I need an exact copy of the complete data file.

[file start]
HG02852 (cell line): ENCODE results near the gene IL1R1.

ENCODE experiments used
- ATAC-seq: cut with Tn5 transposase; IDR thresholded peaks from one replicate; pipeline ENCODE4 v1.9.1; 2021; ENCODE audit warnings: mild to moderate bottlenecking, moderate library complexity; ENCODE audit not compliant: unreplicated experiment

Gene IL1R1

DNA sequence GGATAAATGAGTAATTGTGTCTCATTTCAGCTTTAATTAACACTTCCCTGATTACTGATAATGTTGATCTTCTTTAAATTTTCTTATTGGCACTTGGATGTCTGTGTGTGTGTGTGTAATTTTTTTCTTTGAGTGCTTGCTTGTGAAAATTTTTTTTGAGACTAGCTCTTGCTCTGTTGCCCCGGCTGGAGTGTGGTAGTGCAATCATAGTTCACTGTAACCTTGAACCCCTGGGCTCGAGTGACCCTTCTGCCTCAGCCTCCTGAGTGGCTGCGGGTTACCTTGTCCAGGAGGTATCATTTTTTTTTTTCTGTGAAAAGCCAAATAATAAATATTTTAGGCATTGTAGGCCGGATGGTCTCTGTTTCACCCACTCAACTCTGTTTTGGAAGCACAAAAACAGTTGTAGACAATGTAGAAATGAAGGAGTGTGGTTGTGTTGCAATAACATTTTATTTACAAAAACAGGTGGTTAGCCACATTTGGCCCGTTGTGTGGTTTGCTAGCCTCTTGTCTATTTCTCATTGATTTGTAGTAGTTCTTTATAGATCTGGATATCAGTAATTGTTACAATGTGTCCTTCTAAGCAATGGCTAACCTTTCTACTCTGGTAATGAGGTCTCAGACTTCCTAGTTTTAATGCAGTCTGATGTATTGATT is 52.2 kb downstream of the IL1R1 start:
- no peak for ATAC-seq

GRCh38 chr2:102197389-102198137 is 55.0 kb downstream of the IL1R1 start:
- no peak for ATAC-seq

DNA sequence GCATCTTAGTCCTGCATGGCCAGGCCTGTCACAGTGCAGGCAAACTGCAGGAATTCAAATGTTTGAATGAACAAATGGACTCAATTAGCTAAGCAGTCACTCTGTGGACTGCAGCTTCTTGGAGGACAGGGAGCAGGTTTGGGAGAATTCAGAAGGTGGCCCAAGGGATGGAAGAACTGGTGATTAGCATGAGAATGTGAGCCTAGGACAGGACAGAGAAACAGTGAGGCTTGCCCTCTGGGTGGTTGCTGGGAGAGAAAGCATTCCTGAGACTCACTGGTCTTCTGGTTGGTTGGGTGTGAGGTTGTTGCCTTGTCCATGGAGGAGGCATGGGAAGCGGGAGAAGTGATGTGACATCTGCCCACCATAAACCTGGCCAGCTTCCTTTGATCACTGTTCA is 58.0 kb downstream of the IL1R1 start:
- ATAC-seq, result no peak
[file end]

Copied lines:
HG02852 (cell line): ENCODE results near the gene IL1R1.

ENCODE experiments used
- ATAC-seq: cut with Tn5 transposase; IDR thresholded peaks from one replicate; pipeline ENCODE4 v1.9.1; 2021; ENCODE audit warnings: mild to moderate bottlenecking, moderate library complexity; ENCODE audit not compliant: unreplicated experiment

Gene IL1R1

DNA sequence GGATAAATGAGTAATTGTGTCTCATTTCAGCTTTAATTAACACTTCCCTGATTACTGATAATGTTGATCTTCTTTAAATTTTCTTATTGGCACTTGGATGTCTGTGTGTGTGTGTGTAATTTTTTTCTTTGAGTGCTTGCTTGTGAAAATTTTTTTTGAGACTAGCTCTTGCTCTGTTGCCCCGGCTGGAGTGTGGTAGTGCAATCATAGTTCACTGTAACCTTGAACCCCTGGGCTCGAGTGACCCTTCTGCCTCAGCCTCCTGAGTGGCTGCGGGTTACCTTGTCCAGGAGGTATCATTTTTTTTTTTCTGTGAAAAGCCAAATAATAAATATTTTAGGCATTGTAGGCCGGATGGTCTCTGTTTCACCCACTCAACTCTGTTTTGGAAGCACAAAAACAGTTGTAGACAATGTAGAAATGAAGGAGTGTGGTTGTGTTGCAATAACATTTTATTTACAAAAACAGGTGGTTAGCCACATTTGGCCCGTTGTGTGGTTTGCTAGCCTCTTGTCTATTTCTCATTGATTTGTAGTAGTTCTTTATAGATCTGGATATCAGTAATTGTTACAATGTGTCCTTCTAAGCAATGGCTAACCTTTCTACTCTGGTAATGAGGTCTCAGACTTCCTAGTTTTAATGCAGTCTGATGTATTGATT is 52.2 kb downstream of the IL1R1 start:
- no peak for ATAC-seq

GRCh38 chr2:102197389-102198137 is 55.0 kb downstream of the IL1R1 start:
- no peak for ATAC-seq

DNA sequence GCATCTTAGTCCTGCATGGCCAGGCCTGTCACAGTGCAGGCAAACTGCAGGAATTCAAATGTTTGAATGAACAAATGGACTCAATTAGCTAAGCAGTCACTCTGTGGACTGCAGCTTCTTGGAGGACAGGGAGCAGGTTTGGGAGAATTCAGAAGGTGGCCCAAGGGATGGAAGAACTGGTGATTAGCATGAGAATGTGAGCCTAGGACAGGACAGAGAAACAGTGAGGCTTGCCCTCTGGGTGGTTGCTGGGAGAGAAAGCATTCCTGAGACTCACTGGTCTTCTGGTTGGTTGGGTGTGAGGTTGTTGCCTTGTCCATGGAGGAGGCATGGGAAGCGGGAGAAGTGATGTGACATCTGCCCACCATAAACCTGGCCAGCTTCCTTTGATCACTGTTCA is 58.0 kb downstream of the IL1R1 start:
- ATAC-seq, result no peak